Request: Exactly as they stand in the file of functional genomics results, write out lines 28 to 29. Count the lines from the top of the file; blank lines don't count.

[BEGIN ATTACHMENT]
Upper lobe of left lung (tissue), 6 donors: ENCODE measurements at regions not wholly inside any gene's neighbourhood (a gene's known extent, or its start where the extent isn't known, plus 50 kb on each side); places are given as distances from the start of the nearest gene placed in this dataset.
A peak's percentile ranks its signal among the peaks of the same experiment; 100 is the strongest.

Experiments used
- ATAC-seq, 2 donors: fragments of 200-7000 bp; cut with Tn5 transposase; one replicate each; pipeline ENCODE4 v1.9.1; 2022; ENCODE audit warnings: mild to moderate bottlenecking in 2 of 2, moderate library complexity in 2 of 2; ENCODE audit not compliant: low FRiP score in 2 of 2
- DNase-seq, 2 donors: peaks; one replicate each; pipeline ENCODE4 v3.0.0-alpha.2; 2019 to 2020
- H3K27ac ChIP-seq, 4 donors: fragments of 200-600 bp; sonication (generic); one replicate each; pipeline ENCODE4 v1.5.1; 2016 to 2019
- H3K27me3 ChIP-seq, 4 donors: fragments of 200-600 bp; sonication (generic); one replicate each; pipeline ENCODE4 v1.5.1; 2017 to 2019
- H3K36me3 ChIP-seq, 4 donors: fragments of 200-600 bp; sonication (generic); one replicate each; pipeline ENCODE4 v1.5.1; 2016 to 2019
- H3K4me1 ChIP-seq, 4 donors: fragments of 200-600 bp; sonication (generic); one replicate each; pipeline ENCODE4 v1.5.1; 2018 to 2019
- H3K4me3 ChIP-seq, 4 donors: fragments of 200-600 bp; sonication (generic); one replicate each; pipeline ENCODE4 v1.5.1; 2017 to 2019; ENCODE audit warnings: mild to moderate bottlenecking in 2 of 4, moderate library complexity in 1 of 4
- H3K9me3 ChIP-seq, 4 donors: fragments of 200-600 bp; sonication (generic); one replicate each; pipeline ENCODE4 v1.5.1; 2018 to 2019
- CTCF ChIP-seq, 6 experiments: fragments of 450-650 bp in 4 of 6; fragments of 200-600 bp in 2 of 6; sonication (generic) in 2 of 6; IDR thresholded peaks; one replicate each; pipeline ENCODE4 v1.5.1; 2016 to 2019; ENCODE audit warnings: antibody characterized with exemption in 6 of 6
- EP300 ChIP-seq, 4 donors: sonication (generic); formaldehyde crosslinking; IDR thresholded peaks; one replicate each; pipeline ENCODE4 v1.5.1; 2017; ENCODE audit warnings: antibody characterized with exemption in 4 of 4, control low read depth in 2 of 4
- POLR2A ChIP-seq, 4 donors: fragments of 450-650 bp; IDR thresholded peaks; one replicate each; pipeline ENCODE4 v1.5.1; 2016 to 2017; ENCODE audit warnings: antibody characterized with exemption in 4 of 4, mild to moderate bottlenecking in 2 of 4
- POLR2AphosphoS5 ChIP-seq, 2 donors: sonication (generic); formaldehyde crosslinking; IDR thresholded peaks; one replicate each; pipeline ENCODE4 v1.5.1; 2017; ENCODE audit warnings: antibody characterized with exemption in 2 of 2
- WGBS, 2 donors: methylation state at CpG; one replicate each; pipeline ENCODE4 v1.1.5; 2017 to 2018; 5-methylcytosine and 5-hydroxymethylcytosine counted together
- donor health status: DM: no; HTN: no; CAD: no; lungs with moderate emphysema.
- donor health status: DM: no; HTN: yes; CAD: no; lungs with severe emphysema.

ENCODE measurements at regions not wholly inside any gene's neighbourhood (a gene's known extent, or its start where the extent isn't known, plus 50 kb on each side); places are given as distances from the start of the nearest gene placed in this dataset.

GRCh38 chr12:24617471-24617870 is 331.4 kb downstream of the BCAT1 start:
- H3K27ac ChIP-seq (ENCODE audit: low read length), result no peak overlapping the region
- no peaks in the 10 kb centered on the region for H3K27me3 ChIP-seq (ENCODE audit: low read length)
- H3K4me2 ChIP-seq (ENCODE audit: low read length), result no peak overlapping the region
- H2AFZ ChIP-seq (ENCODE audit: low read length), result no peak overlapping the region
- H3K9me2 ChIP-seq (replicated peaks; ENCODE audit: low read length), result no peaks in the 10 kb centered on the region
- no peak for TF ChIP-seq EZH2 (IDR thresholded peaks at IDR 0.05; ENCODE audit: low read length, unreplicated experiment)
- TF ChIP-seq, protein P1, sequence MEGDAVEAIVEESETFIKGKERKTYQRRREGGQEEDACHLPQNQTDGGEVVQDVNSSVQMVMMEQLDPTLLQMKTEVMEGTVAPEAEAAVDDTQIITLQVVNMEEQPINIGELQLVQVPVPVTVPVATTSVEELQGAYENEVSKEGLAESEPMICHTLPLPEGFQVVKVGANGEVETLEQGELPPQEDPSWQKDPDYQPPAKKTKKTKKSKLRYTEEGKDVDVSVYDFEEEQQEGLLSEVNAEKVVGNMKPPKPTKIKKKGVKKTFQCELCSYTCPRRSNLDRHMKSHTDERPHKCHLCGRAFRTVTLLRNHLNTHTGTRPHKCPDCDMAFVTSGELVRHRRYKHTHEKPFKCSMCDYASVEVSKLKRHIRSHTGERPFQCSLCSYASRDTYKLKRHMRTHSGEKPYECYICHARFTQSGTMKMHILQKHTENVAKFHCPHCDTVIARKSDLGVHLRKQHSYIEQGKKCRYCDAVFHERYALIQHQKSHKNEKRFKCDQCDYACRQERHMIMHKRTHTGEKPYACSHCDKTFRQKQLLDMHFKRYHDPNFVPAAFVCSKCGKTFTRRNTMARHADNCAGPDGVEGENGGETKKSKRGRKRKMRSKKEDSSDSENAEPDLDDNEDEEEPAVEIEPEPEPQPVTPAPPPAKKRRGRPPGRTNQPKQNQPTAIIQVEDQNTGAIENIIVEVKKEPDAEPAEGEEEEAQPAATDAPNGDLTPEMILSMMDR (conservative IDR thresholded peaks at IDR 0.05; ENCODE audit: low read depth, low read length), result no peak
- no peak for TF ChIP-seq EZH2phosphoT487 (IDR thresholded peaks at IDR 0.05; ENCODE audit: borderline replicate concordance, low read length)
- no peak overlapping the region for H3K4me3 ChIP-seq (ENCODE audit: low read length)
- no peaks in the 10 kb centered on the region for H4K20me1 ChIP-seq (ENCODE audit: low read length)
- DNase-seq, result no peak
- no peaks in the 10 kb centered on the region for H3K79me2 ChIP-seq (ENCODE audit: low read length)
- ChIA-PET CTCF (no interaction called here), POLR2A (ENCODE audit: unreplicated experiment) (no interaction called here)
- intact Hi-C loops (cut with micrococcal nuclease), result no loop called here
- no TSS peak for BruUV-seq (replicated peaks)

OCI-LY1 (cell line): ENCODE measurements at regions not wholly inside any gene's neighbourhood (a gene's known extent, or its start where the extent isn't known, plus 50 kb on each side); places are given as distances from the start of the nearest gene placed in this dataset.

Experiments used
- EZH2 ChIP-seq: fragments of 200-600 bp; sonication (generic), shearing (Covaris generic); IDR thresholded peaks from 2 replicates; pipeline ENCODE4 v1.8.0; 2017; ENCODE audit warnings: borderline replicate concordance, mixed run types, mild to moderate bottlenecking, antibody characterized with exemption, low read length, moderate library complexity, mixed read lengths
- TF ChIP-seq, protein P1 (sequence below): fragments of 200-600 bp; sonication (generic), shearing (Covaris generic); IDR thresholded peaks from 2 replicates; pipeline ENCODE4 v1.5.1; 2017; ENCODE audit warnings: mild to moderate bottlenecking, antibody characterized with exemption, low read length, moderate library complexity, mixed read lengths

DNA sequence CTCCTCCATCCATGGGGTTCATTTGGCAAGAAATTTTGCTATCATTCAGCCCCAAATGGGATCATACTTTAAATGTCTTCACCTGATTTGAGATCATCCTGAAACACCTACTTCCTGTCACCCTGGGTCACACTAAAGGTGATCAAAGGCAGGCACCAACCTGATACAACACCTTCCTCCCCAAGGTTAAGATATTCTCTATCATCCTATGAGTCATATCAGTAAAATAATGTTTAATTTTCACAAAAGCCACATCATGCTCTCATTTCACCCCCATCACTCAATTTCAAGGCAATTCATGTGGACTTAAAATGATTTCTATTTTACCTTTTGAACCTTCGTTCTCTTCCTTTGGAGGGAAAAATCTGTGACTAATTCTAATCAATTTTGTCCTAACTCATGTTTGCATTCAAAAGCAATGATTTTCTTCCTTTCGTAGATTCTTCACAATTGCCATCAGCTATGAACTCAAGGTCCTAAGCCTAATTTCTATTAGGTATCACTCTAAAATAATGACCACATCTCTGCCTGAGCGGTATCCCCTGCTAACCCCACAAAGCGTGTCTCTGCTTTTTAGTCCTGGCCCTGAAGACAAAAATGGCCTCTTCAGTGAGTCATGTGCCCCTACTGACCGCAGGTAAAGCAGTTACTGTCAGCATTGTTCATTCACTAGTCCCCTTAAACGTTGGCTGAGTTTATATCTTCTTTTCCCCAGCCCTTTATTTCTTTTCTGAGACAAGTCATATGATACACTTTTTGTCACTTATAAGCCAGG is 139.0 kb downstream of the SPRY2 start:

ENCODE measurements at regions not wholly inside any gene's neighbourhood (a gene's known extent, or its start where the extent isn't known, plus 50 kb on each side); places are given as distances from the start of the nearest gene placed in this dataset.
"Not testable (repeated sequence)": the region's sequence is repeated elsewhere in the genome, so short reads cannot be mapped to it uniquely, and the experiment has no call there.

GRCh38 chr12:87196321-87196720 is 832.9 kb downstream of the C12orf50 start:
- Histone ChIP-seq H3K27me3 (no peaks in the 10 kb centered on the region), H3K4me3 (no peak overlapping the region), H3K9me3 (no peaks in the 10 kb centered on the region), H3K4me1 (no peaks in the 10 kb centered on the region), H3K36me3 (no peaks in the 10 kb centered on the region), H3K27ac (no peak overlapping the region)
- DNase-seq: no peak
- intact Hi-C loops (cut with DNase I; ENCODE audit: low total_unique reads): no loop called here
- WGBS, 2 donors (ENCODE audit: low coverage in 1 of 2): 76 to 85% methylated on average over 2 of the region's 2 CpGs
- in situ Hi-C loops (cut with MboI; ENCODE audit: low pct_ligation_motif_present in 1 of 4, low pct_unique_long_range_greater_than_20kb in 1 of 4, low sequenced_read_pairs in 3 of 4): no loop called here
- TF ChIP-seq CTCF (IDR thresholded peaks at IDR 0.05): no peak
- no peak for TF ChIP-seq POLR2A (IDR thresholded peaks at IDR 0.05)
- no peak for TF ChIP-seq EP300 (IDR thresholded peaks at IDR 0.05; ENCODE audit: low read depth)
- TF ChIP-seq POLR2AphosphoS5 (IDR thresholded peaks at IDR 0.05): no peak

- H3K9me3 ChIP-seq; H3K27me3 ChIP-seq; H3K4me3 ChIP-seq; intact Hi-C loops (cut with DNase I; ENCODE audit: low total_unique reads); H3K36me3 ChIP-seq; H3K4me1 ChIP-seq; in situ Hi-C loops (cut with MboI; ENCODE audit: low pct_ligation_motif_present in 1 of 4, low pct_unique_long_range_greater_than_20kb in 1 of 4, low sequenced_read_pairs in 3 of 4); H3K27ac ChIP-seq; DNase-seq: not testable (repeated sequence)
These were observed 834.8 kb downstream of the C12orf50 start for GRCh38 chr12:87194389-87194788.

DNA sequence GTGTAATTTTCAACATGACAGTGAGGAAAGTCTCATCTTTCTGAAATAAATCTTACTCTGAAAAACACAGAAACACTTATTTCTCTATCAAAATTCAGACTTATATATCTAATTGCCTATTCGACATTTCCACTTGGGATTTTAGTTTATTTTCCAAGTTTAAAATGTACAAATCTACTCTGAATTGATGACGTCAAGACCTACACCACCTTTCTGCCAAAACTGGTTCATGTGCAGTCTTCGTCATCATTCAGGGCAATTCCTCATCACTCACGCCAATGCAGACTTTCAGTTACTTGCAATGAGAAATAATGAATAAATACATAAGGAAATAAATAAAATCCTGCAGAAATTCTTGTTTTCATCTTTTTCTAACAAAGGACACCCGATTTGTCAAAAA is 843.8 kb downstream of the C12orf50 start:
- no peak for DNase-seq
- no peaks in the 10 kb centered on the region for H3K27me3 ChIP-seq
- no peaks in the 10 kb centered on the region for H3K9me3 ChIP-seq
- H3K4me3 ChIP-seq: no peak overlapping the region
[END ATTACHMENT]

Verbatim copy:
- no peak for TF ChIP-seq EZH2phosphoT487 (IDR thresholded peaks at IDR 0.05; ENCODE audit: borderline replicate concordance, low read length)
- no peak overlapping the region for H3K4me3 ChIP-seq (ENCODE audit: low read length)